By Stephanie Zacharek
By Simon Abrams
By Michelle Orange
By Alan Scherstuhl
By Nick Schager
By Amy Nicholson
By The Invisible Woman
By I Used to Be Darker
For better or worse, the confessional memoir has become the most popular literary form of our time, prompting ballplayers, Irish bartenders, prosecuting attorneys and mothers of quadruplets everywhere to lay bare their deepest thoughts and secrets, all based on the presumption that their miserable lives are more interesting than anyone else's miserable lives. Not surprisingly, the entertainment-industry memoir is the hottest variant of the genre, particularly if it's stuffed cover to cover with sex, drugs, and celebrities with sensationally bad habits. Prime example: Carrie Fisher--Eddie Fisher and Debbie Reynolds's kid--wasn't much of an actress, but she sure could cook as a smart-ass Hollywood tattletale.
Can't bother to read? Not to worry. The movie version is usually en route to a multiplex near you.
Enter Permanent Midnight. Adapted from a memoir of the same title, which was written by a guy named Jerry Stahl, it's a guided tour through the Los Angeles television studios by day, various drug dens by night and its protagonist's troubled skull all of the time. To hear him tell it, Stahl was another ineffably cool, absolutely brilliant New York writer who in the Eighties stooped to conquer the Hollywood philistines, writing TV scripts for shows such as ALF, Moonlighting and, later, Twin Peaks. He spent even more time scoring heroin and coke. While making $5,000 a week, he was blowing $6,000 on drugs--not very good arithmetic for a genius. Still, he survived to tell the tale, whether we're in the mood to hear it or not.
It's all about his absurd "green card" marriage to a British beauty (played by Elizabeth Hurley) with whom he had a child, his obsessive drug-world friends (played by Owen Wilson and Peter Greene), the assorted TV dopes who interrupt his pursuit of dope, his self-destructive urges and, inevitably, the squandering and regeneration of a great talent. In other words, it's a therapeutic tell-all that its author parlayed into a medium-sized bestseller that would never have been published had he not worked so hard at living the lurid details.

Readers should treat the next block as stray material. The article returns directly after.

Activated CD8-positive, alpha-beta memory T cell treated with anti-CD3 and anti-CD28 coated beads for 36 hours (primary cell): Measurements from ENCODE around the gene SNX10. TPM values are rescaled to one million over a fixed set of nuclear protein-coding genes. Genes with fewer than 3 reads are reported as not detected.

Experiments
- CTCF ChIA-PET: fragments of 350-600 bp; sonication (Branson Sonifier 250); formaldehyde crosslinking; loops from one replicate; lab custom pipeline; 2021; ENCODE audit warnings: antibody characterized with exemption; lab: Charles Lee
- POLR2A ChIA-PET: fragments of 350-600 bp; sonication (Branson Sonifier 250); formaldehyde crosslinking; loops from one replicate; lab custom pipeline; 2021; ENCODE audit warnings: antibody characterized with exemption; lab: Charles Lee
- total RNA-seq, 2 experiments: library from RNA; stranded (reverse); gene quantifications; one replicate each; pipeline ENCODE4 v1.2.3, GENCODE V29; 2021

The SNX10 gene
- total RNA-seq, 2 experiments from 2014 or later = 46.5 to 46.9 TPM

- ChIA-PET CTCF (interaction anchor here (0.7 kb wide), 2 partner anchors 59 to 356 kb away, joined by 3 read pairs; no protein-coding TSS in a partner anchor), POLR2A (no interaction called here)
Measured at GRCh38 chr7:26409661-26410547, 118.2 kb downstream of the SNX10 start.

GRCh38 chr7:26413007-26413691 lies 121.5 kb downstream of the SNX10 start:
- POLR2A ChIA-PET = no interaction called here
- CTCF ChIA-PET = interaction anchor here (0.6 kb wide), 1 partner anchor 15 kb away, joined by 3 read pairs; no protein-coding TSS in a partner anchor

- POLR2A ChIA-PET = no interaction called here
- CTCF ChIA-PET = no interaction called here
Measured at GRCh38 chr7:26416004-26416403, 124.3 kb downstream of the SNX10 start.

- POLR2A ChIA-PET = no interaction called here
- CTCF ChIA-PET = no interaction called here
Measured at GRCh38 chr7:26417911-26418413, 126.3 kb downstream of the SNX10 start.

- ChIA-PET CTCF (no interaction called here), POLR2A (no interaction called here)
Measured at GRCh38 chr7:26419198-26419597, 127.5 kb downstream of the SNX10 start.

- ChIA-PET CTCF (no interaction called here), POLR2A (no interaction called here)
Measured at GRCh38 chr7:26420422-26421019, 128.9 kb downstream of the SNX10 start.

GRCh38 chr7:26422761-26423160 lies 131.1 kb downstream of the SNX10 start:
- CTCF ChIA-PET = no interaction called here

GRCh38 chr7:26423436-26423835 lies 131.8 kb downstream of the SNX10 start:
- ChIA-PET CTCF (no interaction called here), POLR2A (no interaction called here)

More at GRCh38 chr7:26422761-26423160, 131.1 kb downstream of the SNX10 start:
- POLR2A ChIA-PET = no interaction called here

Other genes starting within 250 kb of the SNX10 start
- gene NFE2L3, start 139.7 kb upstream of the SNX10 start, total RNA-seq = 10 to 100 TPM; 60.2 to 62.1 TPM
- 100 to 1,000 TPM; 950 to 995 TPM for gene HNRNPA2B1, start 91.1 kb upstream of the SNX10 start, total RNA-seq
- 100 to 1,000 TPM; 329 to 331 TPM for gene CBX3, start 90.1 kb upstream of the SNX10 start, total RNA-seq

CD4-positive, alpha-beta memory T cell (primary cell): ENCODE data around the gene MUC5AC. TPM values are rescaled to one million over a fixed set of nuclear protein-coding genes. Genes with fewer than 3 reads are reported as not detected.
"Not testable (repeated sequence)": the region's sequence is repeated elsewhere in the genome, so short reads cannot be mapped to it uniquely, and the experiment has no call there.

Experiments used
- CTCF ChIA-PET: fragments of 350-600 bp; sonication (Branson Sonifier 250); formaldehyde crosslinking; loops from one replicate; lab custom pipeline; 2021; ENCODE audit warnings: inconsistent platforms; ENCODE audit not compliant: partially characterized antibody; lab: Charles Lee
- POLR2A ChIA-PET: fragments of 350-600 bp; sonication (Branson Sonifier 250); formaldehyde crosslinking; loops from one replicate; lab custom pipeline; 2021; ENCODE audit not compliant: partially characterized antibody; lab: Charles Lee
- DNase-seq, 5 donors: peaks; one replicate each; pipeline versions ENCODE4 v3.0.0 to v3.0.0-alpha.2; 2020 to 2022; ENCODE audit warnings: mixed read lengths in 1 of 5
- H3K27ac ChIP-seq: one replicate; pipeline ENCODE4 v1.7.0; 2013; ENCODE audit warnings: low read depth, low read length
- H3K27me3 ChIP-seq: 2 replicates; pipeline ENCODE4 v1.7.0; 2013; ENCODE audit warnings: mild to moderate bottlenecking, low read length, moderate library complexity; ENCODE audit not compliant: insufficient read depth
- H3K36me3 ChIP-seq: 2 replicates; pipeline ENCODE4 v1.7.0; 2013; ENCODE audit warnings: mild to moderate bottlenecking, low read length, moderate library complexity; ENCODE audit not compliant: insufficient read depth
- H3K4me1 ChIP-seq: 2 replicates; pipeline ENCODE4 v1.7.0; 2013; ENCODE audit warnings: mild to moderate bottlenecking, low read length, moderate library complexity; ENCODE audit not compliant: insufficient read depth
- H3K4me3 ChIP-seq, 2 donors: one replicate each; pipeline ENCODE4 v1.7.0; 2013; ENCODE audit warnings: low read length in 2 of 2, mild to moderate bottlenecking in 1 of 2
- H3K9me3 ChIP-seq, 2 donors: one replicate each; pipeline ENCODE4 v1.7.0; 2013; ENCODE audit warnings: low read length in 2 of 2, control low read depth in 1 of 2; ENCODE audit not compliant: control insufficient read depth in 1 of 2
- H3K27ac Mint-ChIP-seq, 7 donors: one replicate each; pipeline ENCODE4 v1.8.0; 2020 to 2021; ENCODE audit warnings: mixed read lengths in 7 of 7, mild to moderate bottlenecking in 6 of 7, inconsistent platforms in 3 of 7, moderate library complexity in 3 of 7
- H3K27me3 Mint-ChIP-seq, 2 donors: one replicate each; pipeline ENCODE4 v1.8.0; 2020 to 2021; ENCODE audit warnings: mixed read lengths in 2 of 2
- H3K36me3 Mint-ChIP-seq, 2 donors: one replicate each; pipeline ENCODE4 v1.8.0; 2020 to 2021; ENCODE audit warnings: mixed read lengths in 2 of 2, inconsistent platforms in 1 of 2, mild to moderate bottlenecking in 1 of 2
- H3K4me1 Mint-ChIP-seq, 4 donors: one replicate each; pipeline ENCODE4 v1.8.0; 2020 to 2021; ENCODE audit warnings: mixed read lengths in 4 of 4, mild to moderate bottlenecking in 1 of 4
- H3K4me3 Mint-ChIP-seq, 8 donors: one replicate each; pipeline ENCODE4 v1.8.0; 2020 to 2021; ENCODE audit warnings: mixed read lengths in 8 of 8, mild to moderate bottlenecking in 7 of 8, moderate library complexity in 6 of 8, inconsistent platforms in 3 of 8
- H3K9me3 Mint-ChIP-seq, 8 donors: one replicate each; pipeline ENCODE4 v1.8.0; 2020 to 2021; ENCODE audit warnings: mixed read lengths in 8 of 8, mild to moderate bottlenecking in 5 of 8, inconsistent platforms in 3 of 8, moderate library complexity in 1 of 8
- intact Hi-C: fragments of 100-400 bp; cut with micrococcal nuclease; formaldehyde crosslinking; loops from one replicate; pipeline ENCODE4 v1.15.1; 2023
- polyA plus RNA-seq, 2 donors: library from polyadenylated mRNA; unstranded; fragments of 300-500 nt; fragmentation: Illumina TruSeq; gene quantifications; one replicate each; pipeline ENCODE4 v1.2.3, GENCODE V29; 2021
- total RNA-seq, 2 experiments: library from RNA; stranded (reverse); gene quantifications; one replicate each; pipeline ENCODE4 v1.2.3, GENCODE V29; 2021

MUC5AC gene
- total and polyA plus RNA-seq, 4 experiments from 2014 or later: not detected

Director-writer David Veloz, who was one of three co-writers on Natural Born Killers (1994), has made of this harrowing, bitterly funny autobiography a most peculiar movie--part tragedy, part romance, part hipster's delight. Jerry may be an arrogant, self-absorbed lout, but he's our arrogant, self-absorbed lout, the film tells us. So let's not get too down on him, okay?
A desiccated Ben Stiller (who dropped thirty pounds for the role) plays Stahl as a cynical sharpie decked out in aviator shades and skin-tight black leather, forever ready with a quip darker than anyone else's quip. "I had to sleep my way to the middle," he cracks to a friend. Explaining the odd contrast of his habits, this Jerry says: "I was an L.A. junkie. I'd shoot heroin, then jog five miles to stay fit."
You recognize the tone. It's the acerbic, world-weary one of a man who just knows he's superior to all the frauds, squares and dumbbells in his orbit but who--tragically hip!--can't stop wasting his life away. So Jerry shoots up in the john next to the delivery room as his wife is giving birth. He forgets the producer's name amid a botched job interview. He gets whacked with a pal, and they hurl themselves again and again against an office window high up in a skyscraper. Desperate to score at 4 a.m., he's got his infant daughter in the car seat next to him when the police bust him.
"Why shoot heroin?" our Jerry asks. "So I can get up in the morning and shave." Neither the overrated patron saint of junk, William Burroughs, nor the smacked-out Scottish punks of Trainspotting could say it with more magnetic ambiguity. And the character of Jerry Stahl is nothing if not ambiguous. His self-loathing is matched only by his self-aggrandizement, and both are coated in a glaze of black humor. So whenever this cautionary tale threatens to make a stumbling, shameful fool of its principal, the moviemakers quickly turn him into the witty, vaguely self-righteous anti-hero who's got the balls to snort and tell, smoke and tell, shoot and tell.
By the way, that's the real Jerry Stahl in the fleeting role of Dr. Murphy, the cynic who fills Stiller in on the odds against successful rehab.
For Stiller, late of Flirting With Disaster and The Zero Effect, Permanent Midnight provides plenty of room to emote. When you're gobbling Percodans by the fistful in one scene, scrubbing your dead mother's blood off the kitchen floor in the next, and recalling the fateful missteps of your life to a pretty stranger (Maria Bello) in a cheap motel room in yet another, you've got latitude. Stiller takes such good advantage of it that we almost come to like his Jerry. But this postcard from the edge features an egotist's huge signature at the bottom. Having made the talk-show rounds once junkiedom elevated him to celebrity status, Jerry tells us that as awful as a drug jones at three in the morning can be, it's no worse than sitting through a potluck supper at the local PTA. Once the hip social revolutionist, always the hip social revolutionist.
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